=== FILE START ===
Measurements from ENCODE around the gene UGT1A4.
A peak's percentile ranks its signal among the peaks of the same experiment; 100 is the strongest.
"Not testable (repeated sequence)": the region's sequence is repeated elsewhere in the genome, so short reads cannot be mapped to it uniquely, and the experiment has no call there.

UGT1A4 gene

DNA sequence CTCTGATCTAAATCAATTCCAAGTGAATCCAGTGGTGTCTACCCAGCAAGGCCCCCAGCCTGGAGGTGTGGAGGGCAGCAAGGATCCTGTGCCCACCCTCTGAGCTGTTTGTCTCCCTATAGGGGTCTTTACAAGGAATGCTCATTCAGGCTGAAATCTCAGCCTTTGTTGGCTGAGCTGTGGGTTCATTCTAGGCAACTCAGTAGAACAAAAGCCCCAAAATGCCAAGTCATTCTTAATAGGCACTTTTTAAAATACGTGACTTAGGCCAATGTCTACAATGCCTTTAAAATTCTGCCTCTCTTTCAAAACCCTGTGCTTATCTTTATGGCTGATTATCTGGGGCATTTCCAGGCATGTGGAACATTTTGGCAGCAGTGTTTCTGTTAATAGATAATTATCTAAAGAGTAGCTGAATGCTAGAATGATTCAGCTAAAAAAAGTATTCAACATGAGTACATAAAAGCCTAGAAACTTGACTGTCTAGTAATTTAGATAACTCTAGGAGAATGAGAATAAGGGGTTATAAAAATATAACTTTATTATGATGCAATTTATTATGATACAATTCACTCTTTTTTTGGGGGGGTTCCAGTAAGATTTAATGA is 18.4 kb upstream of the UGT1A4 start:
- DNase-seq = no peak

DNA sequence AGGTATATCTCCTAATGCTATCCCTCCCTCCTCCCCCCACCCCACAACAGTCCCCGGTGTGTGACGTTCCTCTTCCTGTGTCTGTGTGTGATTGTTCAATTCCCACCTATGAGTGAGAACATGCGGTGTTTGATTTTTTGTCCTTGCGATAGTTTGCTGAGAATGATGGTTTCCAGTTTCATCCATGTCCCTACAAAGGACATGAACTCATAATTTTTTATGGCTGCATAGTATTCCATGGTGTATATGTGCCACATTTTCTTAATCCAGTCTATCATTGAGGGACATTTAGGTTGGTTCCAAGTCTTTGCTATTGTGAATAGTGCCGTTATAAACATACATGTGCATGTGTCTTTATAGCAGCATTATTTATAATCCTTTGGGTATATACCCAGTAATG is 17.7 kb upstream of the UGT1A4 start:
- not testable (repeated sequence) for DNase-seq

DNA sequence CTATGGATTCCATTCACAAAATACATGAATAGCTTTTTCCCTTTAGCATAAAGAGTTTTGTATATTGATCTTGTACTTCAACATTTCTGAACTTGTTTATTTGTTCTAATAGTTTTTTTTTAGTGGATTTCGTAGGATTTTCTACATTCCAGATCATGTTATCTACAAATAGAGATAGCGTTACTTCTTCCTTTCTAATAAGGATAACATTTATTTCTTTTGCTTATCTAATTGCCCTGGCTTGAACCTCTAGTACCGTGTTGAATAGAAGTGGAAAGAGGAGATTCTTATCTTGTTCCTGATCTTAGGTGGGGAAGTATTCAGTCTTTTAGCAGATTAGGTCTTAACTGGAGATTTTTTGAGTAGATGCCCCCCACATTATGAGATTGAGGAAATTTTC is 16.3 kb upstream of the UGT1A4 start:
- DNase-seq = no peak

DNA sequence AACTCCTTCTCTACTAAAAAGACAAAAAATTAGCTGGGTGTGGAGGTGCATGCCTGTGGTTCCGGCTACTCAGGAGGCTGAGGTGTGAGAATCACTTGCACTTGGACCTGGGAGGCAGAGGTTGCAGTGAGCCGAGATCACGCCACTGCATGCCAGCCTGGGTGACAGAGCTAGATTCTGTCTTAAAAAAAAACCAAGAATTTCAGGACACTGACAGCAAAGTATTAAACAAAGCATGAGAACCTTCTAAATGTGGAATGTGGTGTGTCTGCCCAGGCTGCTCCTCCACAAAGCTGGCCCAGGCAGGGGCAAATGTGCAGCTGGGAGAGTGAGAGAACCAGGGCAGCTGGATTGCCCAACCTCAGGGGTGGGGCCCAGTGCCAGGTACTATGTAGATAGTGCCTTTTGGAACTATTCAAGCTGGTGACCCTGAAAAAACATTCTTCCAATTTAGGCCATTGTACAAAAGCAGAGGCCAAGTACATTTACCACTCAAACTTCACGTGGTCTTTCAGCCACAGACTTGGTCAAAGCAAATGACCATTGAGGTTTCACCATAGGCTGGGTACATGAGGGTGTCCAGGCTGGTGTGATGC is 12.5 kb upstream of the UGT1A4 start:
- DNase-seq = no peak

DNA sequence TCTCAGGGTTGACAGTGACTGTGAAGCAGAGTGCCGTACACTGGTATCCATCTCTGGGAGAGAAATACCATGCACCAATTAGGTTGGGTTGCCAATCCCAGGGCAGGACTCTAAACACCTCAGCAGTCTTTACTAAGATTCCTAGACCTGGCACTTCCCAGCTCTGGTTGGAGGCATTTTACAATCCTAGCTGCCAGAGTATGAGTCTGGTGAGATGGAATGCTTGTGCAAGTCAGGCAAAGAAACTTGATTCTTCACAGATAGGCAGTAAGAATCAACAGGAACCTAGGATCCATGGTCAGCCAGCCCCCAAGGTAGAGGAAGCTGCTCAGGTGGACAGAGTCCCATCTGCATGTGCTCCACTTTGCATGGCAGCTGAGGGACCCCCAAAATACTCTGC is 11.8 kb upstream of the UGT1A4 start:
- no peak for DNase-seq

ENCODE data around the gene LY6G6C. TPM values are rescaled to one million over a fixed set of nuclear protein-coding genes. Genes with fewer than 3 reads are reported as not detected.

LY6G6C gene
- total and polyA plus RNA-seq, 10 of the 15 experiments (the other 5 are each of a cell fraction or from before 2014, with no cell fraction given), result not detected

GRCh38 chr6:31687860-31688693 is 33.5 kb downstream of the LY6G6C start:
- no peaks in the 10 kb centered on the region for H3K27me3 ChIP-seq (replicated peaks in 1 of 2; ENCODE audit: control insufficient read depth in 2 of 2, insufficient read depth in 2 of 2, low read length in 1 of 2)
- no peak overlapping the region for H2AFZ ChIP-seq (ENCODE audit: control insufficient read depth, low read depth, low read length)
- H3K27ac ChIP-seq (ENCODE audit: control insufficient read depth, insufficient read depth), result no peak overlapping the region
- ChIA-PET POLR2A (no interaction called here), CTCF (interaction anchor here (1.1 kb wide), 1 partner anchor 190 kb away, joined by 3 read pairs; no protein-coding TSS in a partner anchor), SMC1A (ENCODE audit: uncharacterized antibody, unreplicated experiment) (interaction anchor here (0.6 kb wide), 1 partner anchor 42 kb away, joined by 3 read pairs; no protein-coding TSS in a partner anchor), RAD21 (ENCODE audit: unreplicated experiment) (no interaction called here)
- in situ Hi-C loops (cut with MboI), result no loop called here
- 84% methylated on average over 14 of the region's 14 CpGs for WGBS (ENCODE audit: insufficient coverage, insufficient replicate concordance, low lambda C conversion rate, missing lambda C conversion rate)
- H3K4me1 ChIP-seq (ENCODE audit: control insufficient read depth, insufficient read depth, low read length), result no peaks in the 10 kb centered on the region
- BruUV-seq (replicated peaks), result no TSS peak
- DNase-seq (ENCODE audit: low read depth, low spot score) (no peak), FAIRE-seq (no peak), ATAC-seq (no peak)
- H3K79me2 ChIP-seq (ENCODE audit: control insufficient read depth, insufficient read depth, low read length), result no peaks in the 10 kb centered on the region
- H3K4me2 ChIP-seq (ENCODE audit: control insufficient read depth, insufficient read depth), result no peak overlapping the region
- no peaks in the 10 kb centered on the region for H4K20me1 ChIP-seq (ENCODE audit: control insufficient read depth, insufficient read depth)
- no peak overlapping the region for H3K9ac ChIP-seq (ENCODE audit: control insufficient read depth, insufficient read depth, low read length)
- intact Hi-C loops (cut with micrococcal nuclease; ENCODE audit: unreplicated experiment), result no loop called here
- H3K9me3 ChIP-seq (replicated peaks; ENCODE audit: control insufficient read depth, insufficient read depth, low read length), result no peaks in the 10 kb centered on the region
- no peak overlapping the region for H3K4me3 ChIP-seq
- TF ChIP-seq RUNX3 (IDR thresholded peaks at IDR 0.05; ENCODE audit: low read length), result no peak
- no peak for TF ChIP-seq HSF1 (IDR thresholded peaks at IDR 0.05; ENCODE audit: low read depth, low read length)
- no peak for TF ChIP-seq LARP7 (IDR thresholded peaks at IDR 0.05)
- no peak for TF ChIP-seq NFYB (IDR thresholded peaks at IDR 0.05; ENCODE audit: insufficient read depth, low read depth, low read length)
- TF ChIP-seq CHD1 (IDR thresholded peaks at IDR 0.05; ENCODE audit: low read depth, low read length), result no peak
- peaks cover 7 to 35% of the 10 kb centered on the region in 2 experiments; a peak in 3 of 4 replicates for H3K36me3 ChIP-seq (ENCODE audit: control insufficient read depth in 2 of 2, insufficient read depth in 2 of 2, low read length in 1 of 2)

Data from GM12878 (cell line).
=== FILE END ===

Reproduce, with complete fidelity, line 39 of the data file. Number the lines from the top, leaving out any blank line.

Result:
- TF ChIP-seq CHD1 (IDR thresholded peaks at IDR 0.05; ENCODE audit: low read depth, low read length), result no peak